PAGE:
Argentina demanded Eichmann’s return, but Israel argued that his status as an international war criminal gave them the right to proceed with a trial. On April 11, 1961, Eichmann’s trial began in Jerusalem. It was the first televised trial in history. Eichmann faced 15 charges, including crimes against humanity, crimes against the Jewish people, and war crimes. He claimed he was just following orders, but the judges disagreed, finding him guilty on all counts on December 15 and sentencing him to die. On May 31, 1962, he was hanged near Tel Aviv. His body was cremated and his ashes thrown into the sea.

    1890
    Sitting Bull killed by Indian police
    1944
    Legendary bandleader Glenn Miller disappears over the English Channel
    • General James Doolittle of the United States Army Air Forces (USAAF), hero of the daring “Doolittle Raid” on mainland Japan and later the unified commander of Allied air forces in Europe in World War II, offered the following high praise to one of his staff officers in 1944: “Next to a letter from home, Captain Miller, your organization is the greatest morale builder in the European Theater of Operations.” The Captain Miller in question was the trombonist and bandleader Glenn Miller, the biggest star on the American pop-music scene in the years immediately preceding World War II and a man who set aside his brilliant career right at its peak in 1942 to serve his country as leader of the USAAF dance band. It was in that capacity that Captain Glenn Miller boarded a single-engine aircraft at an airfield outside of London on December 15, 1944—an aircraft that would go missing over the English Channel en route to France for a congratulatory performance for American troops that had recently helped to liberate Paris.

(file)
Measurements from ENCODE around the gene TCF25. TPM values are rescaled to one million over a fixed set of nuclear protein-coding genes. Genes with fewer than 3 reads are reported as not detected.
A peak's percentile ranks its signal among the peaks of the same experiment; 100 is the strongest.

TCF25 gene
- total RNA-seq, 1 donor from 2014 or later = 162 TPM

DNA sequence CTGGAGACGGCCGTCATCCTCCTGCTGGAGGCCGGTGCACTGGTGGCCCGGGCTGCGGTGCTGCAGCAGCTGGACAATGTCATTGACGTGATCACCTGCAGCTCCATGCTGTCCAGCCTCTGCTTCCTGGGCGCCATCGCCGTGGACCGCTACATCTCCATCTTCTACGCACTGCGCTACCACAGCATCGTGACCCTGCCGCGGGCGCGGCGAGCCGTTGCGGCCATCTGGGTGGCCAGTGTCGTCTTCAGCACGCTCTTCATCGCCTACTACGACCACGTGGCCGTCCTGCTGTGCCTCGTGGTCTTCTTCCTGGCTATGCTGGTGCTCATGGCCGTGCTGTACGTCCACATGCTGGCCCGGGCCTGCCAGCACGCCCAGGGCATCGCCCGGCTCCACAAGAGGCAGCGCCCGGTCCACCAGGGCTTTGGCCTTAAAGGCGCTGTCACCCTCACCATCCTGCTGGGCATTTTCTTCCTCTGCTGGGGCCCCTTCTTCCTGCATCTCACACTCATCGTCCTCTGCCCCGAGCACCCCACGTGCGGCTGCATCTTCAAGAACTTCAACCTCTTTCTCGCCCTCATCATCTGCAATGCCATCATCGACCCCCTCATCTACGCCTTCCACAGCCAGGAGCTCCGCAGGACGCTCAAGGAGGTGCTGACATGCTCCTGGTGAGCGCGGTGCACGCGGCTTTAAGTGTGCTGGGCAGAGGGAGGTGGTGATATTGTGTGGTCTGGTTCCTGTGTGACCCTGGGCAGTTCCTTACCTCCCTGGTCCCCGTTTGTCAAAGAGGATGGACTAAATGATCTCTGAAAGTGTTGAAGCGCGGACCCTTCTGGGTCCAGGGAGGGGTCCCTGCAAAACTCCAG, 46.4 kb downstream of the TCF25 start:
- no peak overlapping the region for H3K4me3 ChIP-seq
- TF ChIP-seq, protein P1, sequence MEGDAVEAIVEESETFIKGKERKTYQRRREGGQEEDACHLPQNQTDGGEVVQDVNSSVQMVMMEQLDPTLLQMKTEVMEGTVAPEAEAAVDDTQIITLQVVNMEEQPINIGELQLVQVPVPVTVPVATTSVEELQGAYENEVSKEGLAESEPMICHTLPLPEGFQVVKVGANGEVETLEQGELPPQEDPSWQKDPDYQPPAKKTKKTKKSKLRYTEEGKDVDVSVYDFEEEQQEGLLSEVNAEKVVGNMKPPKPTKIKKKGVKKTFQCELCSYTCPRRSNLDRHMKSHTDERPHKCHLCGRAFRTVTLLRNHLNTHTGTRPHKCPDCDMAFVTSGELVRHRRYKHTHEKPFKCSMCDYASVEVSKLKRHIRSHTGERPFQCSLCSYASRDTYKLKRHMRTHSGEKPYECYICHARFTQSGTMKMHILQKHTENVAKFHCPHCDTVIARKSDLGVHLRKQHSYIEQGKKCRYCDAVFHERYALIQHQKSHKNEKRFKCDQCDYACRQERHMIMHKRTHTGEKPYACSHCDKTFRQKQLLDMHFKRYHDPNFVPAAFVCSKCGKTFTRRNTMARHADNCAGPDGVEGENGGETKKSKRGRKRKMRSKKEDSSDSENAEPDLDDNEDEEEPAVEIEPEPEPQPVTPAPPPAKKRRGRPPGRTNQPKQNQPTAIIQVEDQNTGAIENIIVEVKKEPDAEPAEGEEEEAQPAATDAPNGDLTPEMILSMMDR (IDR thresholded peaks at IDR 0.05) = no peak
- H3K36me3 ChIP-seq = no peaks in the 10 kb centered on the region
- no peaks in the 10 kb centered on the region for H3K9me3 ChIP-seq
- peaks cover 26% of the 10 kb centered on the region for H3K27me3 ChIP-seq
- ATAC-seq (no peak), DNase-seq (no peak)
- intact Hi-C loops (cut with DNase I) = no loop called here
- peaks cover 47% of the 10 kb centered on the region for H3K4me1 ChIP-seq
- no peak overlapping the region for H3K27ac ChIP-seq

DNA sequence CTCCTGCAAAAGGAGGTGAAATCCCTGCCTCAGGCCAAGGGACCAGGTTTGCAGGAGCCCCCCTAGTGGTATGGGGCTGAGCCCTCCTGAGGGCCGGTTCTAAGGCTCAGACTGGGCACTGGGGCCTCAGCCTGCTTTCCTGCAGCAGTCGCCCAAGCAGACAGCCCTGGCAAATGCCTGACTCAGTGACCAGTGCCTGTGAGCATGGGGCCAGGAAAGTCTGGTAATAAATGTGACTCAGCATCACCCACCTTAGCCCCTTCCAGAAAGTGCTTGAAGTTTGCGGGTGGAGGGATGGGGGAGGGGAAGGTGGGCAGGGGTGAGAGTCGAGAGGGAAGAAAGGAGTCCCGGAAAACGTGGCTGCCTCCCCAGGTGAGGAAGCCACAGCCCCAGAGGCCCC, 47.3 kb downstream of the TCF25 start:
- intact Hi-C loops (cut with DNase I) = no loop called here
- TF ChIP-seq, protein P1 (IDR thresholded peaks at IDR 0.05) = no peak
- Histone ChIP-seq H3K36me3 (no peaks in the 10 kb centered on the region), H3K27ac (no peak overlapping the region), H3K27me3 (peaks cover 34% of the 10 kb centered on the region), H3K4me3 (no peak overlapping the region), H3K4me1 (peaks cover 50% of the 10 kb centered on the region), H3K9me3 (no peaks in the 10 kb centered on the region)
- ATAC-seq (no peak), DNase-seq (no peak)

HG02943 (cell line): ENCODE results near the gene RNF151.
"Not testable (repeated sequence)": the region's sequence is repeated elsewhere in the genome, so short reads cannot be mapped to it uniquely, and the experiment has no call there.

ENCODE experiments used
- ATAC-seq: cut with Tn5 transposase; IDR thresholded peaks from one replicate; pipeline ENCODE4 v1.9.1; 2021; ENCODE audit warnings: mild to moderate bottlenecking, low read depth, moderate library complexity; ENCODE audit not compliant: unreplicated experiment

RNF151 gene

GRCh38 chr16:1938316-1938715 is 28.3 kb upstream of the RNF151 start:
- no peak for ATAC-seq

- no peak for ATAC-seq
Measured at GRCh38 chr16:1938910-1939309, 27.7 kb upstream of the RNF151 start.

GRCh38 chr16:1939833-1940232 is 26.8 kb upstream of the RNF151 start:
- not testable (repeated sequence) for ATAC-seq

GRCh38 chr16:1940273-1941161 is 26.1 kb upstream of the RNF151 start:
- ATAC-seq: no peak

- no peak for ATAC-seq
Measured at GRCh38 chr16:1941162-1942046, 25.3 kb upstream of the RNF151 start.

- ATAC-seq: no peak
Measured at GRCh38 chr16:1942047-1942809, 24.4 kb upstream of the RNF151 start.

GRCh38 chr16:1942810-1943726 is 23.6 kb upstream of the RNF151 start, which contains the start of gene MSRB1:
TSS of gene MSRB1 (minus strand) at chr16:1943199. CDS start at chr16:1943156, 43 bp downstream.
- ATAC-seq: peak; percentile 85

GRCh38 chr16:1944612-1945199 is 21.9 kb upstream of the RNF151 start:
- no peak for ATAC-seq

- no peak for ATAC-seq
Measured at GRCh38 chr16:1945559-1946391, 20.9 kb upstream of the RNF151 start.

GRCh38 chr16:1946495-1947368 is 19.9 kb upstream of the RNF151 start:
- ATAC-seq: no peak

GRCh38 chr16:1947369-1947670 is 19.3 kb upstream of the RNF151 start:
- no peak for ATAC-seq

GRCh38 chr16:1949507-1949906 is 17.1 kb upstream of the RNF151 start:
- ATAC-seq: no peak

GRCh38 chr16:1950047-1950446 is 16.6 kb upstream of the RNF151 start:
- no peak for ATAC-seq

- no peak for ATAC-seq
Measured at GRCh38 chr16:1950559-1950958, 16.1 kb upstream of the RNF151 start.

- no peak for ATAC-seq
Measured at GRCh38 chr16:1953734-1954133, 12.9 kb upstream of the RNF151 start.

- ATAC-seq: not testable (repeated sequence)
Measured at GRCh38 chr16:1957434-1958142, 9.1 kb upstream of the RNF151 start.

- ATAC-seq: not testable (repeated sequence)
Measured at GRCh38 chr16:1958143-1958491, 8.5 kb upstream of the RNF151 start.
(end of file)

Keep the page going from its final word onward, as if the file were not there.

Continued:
It would be difficult to overstate the magnitude of Glenn Miller’s success in the years immediately proceeding America’s entry into World War II. Though he was a relatively unspectacular instrumentalist himself—he’d played the trombone in various prominent orchestras but never distinguished himself as a performer—Miller the bandleader came to dominate the latter portion of the swing era on the strength of his disciplined arrangements and an innovation in orchestration that put the high-pitched clarinet on the melody line doubled by the saxophone section an octave below. This trademark sound helped the Glenn Miller Orchestra earn an unprecedented string of popular hits from 1939 to 1942, including the iconic versions of numbers like “In The Mood” (1939), “Tuxedo Junction” (1939) and “Chattanooga Choo Choo” (1941), as well as Miller’s self-penned signature tune, “Moonlight Serenade” (1939).